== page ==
Mobile banking threat to ATM supremacy in Australia

End of ATM supremacy in Australia?

More customers could deal with their bank via smartphone or tablet application than via the ATM network by the end of 2013, if the current adoption rate of mobile apps continues, according to one of St George Bank’s top technology executives.

St George’s head of mobile, Travis Tyler, said once successful tap-and-go smartphone payment trials underway across the Westpac group are opened up to all customers, he believes mobile will become the most common way for customers to deal with the bank.

Mobile banking customers are increasingly important to banks as they log in to their accounts more frequently due to ease of access and therefore give the banks more opportunity to sell them new products and learn more about their habits.

“In the next 12 months we see mobile as being the biggest interaction point with our customers, probably outside of ATMs. But I also think there is a chance, once we do payments, that it will exceed ATMs as well,” Mr Tyler said.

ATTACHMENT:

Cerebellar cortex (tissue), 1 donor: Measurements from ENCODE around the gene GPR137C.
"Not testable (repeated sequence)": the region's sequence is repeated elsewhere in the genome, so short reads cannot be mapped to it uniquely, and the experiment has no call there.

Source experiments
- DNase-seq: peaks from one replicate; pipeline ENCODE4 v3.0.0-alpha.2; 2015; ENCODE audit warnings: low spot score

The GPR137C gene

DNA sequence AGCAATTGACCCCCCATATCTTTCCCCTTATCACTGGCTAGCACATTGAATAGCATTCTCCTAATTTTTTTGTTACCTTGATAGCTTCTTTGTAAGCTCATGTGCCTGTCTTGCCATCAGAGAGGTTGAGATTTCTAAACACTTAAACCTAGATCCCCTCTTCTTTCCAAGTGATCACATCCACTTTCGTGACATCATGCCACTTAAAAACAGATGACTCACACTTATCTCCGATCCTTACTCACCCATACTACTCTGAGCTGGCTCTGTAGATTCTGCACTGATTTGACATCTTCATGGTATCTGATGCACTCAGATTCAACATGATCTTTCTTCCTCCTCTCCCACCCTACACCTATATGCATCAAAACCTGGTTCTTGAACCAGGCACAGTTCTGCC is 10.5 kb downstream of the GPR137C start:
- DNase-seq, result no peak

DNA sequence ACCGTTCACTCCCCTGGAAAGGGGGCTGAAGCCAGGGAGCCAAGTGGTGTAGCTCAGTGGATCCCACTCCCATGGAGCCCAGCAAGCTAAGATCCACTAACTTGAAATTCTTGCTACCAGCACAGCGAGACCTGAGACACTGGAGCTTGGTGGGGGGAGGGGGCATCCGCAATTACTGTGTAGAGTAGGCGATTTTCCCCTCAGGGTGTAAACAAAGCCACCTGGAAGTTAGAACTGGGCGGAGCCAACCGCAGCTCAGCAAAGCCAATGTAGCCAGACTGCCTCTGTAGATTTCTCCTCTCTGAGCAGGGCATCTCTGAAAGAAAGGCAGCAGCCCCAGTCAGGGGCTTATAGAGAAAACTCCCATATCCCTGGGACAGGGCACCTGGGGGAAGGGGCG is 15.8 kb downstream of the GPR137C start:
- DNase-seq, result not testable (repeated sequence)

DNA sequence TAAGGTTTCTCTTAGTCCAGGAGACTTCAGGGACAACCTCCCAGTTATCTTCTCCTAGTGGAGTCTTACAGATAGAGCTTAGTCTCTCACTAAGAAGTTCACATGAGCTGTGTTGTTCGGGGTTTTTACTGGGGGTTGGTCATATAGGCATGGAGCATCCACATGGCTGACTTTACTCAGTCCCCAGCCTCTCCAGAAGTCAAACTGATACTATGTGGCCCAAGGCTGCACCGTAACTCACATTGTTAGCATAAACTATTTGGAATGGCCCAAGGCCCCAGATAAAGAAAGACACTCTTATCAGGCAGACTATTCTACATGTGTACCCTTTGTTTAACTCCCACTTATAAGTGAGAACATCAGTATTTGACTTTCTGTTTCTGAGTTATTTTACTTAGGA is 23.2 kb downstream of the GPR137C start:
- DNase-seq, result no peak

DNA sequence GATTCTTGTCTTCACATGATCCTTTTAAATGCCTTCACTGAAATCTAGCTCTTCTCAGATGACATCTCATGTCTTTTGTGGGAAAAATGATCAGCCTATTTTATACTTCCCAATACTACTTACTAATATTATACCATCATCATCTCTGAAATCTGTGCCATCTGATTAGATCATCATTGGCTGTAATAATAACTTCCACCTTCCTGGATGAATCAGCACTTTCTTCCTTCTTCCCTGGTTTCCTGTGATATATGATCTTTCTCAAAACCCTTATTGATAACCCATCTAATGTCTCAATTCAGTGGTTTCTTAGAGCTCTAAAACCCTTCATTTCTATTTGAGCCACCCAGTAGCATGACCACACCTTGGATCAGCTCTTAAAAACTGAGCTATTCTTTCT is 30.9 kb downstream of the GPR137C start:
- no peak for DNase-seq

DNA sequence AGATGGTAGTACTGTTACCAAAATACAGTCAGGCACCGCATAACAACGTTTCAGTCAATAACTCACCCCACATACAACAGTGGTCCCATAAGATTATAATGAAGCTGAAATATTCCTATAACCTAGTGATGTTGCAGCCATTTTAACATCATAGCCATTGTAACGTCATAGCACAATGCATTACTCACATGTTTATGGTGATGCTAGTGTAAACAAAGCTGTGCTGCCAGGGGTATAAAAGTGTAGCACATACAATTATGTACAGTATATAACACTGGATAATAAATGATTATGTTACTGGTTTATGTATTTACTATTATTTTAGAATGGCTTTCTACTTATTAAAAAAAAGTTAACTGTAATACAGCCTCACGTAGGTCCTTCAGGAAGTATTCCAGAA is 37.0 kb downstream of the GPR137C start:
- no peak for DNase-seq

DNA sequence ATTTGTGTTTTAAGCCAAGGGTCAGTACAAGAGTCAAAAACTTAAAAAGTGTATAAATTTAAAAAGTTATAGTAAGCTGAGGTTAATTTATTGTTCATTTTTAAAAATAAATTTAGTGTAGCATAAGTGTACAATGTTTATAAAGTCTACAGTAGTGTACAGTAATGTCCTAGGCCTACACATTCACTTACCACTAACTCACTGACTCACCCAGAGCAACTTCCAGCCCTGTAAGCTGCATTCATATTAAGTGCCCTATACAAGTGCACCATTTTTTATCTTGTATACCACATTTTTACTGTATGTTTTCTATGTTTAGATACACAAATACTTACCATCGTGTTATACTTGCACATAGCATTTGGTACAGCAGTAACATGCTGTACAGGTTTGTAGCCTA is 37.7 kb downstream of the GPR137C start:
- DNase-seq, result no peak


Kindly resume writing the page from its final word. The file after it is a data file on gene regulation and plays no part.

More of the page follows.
The bank’s payment trials are already fairly well advanced and are basically designed to let customers replace their wallets with smartphones, using a near field communication (NFC) chip in the phone to tap on payment terminal to complete transactions.

The payments trial has so far been limited to Samsung Galaxy III phones, which run on Google’s Android operating system. The iPhone was not considered for the trial as it doesn’t yet contain an NFC chip. Both Mr Tyler and Mr Boye-Moller have been critical of Apple’s decision to omit NFC chips, but Mr Tyler said the bank would be focusing more on Android-based phones in future anyway.

Data released in December by research firm Telsyte showed Australian sales of devices running on Google’s Android operating system overtaking Apple’s iOS for the first time. This trend was leading banks to ditch their policies of releasing apps for Apple products before developing for Android devices.

Commonwealth Bank of Australia initially launched its high profile mobile Kaching app on iPhone, some time before an Android version was developed. The bank’s tech chief Michael Harte said that as the smartphone scene had evolved, CBA’s approach to product development had kept pace.

“In the long game we are device independent, carrier independent and channel independent, because the customer is going to use whichever device they choose,” Mr Harte said.

“We have an obligation to provide services across a variety of networks and all devices, because it is a customer’s prerogative who they want to partner with, we are independent.”

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